“The iPad really controlled the tantrums and helped him communicate. I tried to get him one, but I couldn’t afford it on my own,” said the unemployed 39-year-old Orlando mom. “I applied for grants, but I wasn’t lucky enough.”
Crowdfunding sites such Kickstarter, Indiegogo and RocketHub have for years helped entrepreneurs start or expand businesses. Now, people increasingly are using similar sites and social media to raise money for their personal wants and needs.
Dozens of Orlando residents use GoFundMe, seeking things such as a $350 birthday trip to New York, a $2,800 religious mission to Malawi and a $10,000 fertility treatment.
Brad Damphousse, GoFundMe CEO, said users should not expect complete strangers to pay for their dreams.
“Rather, someone’s honeymoon will be funded by wedding guests in lieu of other gifts,” he said.
The most popular categories on GoFundMe, which Damphousse founded in 2010, are medical illness and healing; volunteer and service; and education, schools and learning.
He did not share the number of active campaigns on the site, saying only it has “hundreds of thousands of users.” Damphousse also would not disclose how many campaigns succeeded in raising their goals.
There are three types of accounts users can start on GoFundMe. A personal donations account sends the user funds as they start to roll in, and there is no deadline. A charity campaign forwards all donations to the specific charity on a monthly basis.
The “all or nothing” account is similar to those found on Kickstarter where supporters will only be charged if the campaign reaches its goal before the deadline.
Money raised is sent to a personal account created by the user, much like PayPal. That account charges users a 2.9 percent fee plus 30 cents for every donation. GoFundMe also deducts 5 percent for each donation before it hits the users’ accounts.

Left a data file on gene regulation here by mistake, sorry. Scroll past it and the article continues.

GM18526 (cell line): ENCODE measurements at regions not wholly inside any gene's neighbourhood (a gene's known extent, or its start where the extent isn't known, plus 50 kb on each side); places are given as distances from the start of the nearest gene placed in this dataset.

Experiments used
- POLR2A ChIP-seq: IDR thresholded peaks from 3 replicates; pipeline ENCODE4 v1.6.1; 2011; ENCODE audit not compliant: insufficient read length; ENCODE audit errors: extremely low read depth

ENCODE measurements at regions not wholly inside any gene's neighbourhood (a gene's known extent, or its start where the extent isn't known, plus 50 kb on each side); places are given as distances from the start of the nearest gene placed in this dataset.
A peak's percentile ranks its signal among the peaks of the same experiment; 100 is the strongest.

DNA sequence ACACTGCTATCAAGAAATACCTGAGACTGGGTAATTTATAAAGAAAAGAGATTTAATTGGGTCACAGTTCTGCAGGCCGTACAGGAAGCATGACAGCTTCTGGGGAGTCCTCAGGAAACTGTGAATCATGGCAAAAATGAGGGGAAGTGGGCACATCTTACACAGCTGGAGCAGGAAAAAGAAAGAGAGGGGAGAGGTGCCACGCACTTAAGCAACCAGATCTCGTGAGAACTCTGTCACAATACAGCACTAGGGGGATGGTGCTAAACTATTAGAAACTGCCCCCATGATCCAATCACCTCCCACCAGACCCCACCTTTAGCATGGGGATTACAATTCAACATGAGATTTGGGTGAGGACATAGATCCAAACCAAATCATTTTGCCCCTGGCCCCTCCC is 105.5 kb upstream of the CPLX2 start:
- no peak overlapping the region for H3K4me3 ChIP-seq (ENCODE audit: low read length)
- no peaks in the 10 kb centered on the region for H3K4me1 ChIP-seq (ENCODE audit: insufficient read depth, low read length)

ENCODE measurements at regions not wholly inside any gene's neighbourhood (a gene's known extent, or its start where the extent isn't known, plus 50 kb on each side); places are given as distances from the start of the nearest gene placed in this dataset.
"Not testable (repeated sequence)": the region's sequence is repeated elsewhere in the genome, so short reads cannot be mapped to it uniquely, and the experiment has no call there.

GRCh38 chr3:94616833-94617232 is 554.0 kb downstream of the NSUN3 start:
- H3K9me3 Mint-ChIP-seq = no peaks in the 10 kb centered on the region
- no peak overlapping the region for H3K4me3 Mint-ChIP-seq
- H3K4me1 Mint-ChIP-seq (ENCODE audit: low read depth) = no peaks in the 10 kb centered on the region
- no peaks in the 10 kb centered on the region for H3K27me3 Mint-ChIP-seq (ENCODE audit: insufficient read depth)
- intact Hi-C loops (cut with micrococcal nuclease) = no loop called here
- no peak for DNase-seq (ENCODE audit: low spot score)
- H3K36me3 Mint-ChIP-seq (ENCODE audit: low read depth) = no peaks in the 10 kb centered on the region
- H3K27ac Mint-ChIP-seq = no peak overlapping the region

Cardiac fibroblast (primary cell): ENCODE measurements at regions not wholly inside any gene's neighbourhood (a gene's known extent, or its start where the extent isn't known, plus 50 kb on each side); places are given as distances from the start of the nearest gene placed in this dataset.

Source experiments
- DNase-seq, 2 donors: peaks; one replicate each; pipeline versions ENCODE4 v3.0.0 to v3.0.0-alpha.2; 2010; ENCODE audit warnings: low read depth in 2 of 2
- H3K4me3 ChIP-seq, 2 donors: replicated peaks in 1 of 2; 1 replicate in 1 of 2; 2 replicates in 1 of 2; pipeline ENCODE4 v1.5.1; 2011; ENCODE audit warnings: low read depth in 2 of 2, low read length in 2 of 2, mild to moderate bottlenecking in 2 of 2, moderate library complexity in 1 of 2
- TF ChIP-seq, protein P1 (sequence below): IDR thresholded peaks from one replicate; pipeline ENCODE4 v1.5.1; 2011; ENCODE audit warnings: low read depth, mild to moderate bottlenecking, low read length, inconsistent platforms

GoFundMe also lets users post their campaigns to social-media sites such as Facebook and Twitter.
“Once I posted my campaign on Facebook, the donations started to come in,” Lynn said.
Others are going straight to their friends and followers on Facebook and Twitter seeking money.
Jovanny Bartoleo, a musician for an Orlando band, said he raised cash for an $1,100 guitar that he wanted for an upcoming tour. So he asked his “buds on Facebook” to chip in.
“I raised about $900 on Facebook, and my brother gave me the rest,” he said.
Not everyone is on board with this. Some Facebook users say they don’t want to see donation requests from their friends in their newsfeed.
“I think it’s just rude,” said 26-year-old Orlando waiter Tara Mathison. “It seems like something you ask friends in person, not all over the Internet.”
Lynn said she was reluctant to ask for money for Kaleo’s iPad on Facebook and GoFundMe, but donors’ responses settled her apprehensions.
“I was really overwhelmed by everyone’s generosity,” said Lynn, who recently bought the device for her son. “I don’t question others’ intentions. To each his own, but I would not have done this if it wasn’t for something necessary.”
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